FIG. 1 is a block diagram showing a schematic configuration of an optical inspection apparatus according to an embodiment of the present invention. FIG. 2A shows a probability distribution when the light conversion means 106 for adjusting the overlapping state of probability distributions corresponding to the presence or absence of defects is not provided. 2B is a graph showing a state where the area of the probability distribution overlap 232 is reduced by increasing the average difference 232 between the probability distributions 213 and 214 as compared with the graph 201 of FIG. 2A. FIG. 2C is a graph showing a state where the average difference 233 of each probability distribution is the same as the difference 231 in FIG. 2A, but the area of the probability distribution overlap 223 is reduced by changing the shape of the probability distribution. . 3 is provided with a light conversion unit 306 in place of the light conversion unit 106 described in FIG. 1, and the reference is made according to at least one of the required sensitivity of defect detection, the required throughput, and the type of defect to be detected. It is a block diagram which shows the structure of the outline of the optical inspection apparatus comprised so that adjustment could be performed by changing the phase of light. FIG. 4 is a graph showing an outline of the relationship between the defect size and the detection rate. FIG. 5A is a block diagram showing a configuration around an optical interference means for realizing a detection method called homodyne detection. FIG. 5B is a block diagram showing a configuration around the optical interference means for realizing a detection method called balanced homodyne detection. FIG. 5C is a block diagram showing a configuration around the optical interference means for realizing a detection method called heterodyne detection. FIG. 6 is a block diagram showing a configuration around the optical interference means in the embodiment in which the optical conversion means is configured with a phase shifter. FIG. 7A is a pattern or a sectional view of a defect showing an example of the shape and type of the defect. Figure 7B shows an example of a phase space representation of the state of the target light in and without defects, graph showing a state in which object light has an isotropic fluctuations in the x c-axis and x s axis is there. Figure 7C is an example of a phase space representation of the state of the target light in and without defects, is a graph showing a state in which the object light has a different fluctuation in the x c-axis and x s axis. FIG. 8 is a graph showing an average value of detection signals and a probability distribution thereof showing that the influence of quantum noise can be suppressed by changing the phase of the reference light. FIG. 9A is a diagram illustrating an example of a method for obtaining an appropriate value of the phase shift amount of the reference light using the phase space expression. FIG. 9B is a diagram illustrating an example of a method for obtaining an appropriate value of the phase shift amount of the reference light by using the phase space expression. The state of the target light when there is no defect is indicated by a dotted line region 922 and when there is a defect. The state of the target light is indicated by a solid line region 923. A graph 904 in FIG. 9C is a diagram illustrating an example of a method for obtaining an appropriate value of the phase shift amount of the reference light by using the phase space expression. The state of the target light when there is no defect is indicated by a dotted line region 931 and a defect. Of the target light when the defect type is the defect A, the broken line region 932 indicates the state of the target light when the defect type is the defect A, and the solid line region 933 indicates the state of the target light when the defect type is the defect B. . FIG. 10 is a block diagram showing a schematic configuration of a phase shifter that changes the phase shift amount of light. FIG. 11A shows a configuration corresponding to homodyne detection. The light after the target light and the reference light are made to interfere with each other by the optical interference means is subjected to non-linear conversion by a non-linear converter using a photonic crystal. A configuration for detecting the interference light with a detector is shown. FIG. 11B shows a configuration corresponding to balanced homodyne detection. The light after the target light and the reference light are made to interfere with each other by the light interference means is subjected to non-linear conversion by a non-linear converter using a photonic crystal. It is a figure which shows the example of a structure which detects each interference light with a detector, and calculates the difference of an output signal with a calculator. FIG. 11C shows a configuration corresponding to balanced homodyne detection. FIG. 11C is a diagram illustrating an example in which nonlinear transformation is performed on the target light and the reference light in addition to the configuration in FIG. 11B. FIG. 11D is a diagram corresponding to balanced homodyne detection, and is a diagram illustrating an example in which nonlinear conversion is performed on reference light. FIG. 12A shows a photonic crystal that realizes functions such as waveguide and light confinement by intentionally introducing a structure that disturbs the period into a structure in which regions having different refractive indexes are periodically arranged. It is a figure which shows the example regarding a structure. In FIG. 12B, by intentionally introducing two linear regions that disturb the period into a structure in which regions having different refractive indexes are periodically arranged, these two linear regions are used as waveguides. It is a figure which shows the example regarding the structure of the functioned photonic crystal. FIG. 13A is a block diagram illustrating an example of a configuration of a nonlinear converter using a photonic crystal. FIG. 13B is a block diagram illustrating an example of a specific configuration of a nonlinear converter using a photonic crystal. FIG. 14 is a block diagram illustrating a configuration of a light conversion unit that changes a nonlinear conversion method according to required sensitivity and the like. FIG. 15 is a block diagram showing light conversion means for changing the nonlinear conversion method according to required sensitivity and the like. FIG. 16A is a graph of a phase space expression showing the state of each target light when there is no defect and when there is no non-linear conversion. FIG. 16B is a graph of a phase space expression representing the state of the target light when there is no defect and when there is no defect when nonlinear transformation is performed. FIG. 17A is a block diagram illustrating a configuration of an optical inspection apparatus that includes the light interference unit, the light conversion unit, and the light detection unit described in the first and second embodiments in a detection optical system and detects a defect by epi-illumination. . FIG. 17B is a block diagram illustrating a configuration of an optical inspection apparatus that includes the light interference unit, the light conversion unit, and the light detection unit described in the first and second embodiments in the detection optical system and detects defects by oblique illumination. is there. FIG. 18A shows a configuration of an optical inspection apparatus that uses near-field light illuminating means for the illumination optical system and includes the light interference means, light conversion means, and light detection means described in the first and second embodiments for the detection optical system. FIG. FIG. 18B shows an illumination optical system using an illumination unit having a near-field head that emits near-field light from a tip portion, and the detection optical system includes the light interference unit, the light conversion unit described in the first and second embodiments, It is a block diagram which shows the structure of the optical inspection apparatus provided with the light detection means.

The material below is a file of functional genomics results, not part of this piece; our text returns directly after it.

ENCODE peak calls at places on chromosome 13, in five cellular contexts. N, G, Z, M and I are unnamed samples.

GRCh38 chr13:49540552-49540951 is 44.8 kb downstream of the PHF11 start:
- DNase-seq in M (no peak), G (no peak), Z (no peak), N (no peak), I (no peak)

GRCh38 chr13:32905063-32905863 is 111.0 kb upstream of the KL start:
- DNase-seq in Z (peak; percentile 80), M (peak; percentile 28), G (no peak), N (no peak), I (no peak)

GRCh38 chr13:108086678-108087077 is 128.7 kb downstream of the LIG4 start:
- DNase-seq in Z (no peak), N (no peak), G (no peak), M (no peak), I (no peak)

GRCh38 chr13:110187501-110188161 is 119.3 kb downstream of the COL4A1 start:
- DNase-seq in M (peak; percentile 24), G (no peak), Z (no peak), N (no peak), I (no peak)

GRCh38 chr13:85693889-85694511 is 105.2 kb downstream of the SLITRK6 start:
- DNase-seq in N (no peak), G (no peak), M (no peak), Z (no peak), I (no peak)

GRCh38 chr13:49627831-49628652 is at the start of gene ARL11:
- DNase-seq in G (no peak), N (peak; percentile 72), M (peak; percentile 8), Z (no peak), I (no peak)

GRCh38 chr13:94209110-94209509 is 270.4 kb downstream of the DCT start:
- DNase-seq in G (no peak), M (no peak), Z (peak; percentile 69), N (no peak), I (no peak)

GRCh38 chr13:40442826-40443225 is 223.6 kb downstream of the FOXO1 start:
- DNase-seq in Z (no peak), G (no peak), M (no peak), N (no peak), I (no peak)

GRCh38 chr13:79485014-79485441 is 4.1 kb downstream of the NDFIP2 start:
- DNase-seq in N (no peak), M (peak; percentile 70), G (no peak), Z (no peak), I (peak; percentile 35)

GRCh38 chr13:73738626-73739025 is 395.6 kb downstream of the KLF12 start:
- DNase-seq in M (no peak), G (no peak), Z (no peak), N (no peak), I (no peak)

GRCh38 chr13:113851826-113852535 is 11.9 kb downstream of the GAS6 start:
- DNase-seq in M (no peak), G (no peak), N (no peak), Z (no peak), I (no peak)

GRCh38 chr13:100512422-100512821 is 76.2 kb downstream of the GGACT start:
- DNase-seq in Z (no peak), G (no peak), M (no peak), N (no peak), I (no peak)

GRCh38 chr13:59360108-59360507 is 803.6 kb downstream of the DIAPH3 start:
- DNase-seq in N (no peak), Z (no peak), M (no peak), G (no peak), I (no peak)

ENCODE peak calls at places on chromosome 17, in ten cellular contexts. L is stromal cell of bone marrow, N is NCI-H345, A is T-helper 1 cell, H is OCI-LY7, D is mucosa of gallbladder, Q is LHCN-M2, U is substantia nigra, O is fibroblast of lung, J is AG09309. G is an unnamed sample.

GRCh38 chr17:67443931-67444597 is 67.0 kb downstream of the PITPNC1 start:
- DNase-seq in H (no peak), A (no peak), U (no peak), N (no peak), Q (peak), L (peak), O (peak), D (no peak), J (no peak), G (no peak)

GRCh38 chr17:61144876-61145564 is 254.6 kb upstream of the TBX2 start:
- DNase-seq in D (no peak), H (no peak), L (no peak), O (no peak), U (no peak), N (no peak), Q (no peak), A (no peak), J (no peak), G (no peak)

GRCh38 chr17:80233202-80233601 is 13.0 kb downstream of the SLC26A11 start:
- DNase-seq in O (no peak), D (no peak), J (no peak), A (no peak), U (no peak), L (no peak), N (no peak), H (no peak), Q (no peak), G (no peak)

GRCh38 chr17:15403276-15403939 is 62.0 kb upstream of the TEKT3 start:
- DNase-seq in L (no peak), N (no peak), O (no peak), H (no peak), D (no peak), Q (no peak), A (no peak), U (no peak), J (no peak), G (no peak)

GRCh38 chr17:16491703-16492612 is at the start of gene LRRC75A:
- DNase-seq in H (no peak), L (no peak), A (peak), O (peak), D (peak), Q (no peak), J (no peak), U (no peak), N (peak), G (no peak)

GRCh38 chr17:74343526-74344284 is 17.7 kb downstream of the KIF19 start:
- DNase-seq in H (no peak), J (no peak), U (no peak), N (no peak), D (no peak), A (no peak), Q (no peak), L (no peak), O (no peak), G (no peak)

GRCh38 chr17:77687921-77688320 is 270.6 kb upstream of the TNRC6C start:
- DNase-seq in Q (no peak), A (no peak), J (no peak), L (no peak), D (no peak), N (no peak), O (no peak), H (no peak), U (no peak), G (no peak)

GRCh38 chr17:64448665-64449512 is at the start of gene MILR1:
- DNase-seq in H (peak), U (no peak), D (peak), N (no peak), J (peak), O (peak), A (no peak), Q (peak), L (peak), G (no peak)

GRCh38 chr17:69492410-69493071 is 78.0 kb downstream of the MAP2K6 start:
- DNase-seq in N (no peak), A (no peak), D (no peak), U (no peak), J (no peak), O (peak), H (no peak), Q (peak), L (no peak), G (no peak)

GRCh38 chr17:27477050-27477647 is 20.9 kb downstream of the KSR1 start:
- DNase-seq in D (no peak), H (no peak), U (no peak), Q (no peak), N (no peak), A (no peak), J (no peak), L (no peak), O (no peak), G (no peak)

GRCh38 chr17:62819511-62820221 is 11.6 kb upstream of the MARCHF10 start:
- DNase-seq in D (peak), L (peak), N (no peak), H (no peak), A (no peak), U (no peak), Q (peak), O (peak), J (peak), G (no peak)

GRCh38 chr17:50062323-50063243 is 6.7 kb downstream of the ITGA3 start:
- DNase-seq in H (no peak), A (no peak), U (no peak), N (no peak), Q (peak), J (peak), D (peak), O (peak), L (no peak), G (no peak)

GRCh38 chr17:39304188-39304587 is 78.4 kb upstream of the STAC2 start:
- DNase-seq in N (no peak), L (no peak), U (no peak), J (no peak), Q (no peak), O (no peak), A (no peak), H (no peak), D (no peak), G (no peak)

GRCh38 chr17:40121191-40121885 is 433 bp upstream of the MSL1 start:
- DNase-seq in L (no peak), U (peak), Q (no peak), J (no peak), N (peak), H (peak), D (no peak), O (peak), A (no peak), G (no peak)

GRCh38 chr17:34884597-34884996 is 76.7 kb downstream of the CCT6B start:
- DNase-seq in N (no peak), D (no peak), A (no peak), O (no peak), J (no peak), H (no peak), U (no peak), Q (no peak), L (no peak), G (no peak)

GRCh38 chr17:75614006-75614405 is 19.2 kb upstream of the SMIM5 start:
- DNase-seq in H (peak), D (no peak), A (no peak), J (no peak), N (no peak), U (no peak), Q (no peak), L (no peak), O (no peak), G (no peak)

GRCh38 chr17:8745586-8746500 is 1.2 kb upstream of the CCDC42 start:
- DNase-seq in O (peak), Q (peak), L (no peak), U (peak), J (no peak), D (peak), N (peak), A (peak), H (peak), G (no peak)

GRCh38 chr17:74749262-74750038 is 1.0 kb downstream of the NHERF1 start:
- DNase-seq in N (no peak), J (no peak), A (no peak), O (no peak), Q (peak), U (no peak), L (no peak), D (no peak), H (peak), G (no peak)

The present invention relates to an optical inspection apparatus that inspects minute defects existing on the surface of a sample by irradiating the sample with light, and in particular, an optical inspection that suppresses the influence of quantum noise, which is a problem when the detected light is weak. It is to provide an apparatus and an inspection method. Embodiments according to the present invention will be described below with reference to the drawings.